The lawsuits allege that a falling storm window injured the couple and that they were previously forced to close the pudding store for several months due to water damage caused by a drilling accident in an apartment above above. Additionally, the company’s floors have begun to warp and worsen over time, and there are more issues with an HVAC system, holes in the brick wall or other damage, said the couple.

Sean Darby said lehighvalleylive.com this week, the Darbys remain in litigation over the lease of the Easton building. In fact, the couple currently continue to have two pudding locations – with one site closed – as they work through the issues, he said.

A third case was recently filed by 120 Northampton LLC against Khanisa Darby and her company, as well as Marko Golubovic, a business partner. Steve Williams, the attorney representing 120 Northampton St. LLC, said the case had already resulted in a judgment against the couple for $116,200 in rent and possession of the property. Sean Darby is not a signatory to the pudding store lease, Williams noted.

Williams refuted the Darbys’ claims when he was reached by lehighvalleylive.com this week. He claims the incident with the water damage was the result of another tenant doing renovations and drilling into a water main, and the HVAC system working. Allegations of structural problems, he said, are also baseless.

The Darbys have repeatedly expressed their concerns and frustration to Easton City Council in an effort to find a solution to their problems.

During live broadcast of the May 25 meeting, the Darbys claimed to have invested everything they had in a $140,000 build of the business. They also claimed that code officials ignored their repeated requests to fix the owner’s alleged code violations.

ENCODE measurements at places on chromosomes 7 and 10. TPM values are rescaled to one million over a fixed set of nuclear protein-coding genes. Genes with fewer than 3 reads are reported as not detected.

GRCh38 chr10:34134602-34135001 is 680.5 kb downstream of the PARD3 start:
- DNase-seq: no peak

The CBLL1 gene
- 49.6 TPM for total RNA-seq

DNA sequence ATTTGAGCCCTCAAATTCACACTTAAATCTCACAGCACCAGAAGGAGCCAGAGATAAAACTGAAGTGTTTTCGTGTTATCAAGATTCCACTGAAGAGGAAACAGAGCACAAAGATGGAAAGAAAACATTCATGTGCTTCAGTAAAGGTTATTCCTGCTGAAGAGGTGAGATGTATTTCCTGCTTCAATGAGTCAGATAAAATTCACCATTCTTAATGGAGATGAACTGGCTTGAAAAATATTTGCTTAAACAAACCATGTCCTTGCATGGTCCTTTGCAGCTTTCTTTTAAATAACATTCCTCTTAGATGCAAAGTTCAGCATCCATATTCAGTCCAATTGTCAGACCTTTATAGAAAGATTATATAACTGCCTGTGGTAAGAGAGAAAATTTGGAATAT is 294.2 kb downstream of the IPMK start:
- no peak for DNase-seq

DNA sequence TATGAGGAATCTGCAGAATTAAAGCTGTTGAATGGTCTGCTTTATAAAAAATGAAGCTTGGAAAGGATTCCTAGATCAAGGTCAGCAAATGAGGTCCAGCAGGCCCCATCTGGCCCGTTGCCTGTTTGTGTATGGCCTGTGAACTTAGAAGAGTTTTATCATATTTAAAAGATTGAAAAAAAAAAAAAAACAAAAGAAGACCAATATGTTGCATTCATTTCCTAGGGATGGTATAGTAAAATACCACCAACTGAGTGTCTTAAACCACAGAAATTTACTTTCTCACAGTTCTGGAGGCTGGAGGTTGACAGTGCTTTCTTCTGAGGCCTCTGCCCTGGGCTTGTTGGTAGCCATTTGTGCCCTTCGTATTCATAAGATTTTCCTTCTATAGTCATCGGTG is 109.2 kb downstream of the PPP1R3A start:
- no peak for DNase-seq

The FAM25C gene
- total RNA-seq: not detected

“Everything we put in this space was brand new and we’ve seen it deteriorate over the last three years,” Khanisa Darby told city officials at the meeting. “…I think that’s where the buck stops.”

The Darbys further accused the city of favoring the owner/redeveloper over them as business owners and residents. Sean Darby, who is black like his wife, made racial remarks, suggesting the city would have reacted differently if “an old white lady” had been hit by the falling storm window. This led to an outburst from Mayor Sal Panto Jr., in which he uttered a profanity to counter their accusation, language for which he apologized at the next city council meeting in June.

At the May meeting, Khanisa Darby called for a full investigation into the issues. An internal investigation released in July by city administrator Luis Campos cleared city officials of any missteps in their response to the investigation into the Darbys’ allegations about the city’s handling of the problems.

Sean Darby said lehighvalleylive.com this week, water damage, leading to mold and warped floors, remains.

“We have chosen safety for our family and our customers by not opening,” Sean Darby said of Easton’s closure. “…We lost our home in this building, we don’t feel safe in this building.”

Khanisa’s Pudding Bar will join several other merchants at the Downtown Allentown Market in the center of the Promenade des Arts. There remains one vacancy, which is expected to be filled by The Loaded Plantain, operated by the former owners of Coal Winery and Kitchen in Bethlehem. Jeff Vaughan, spokesman for market owner City Center Allentown, previously said lehighvalleylive.com he expects an opening later this month for The Loaded Plantain.

There are at least six other current providersincluding two of the original nine when the market opened: Middle Eastern/Mediterranean restaurant Zahra and Tavola, offering artisan pizzas and signature pastas. There’s also Johnny’s Artwalk Diner; Bar 1838; Honmono Sushi and Ciao Sandwich Shop.

hours for Khanisa’s Pudding Bar in Allentown are pending.

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Pamela Sroka-Holzmann can be contacted at [email protected].

Elisha A. Tilghman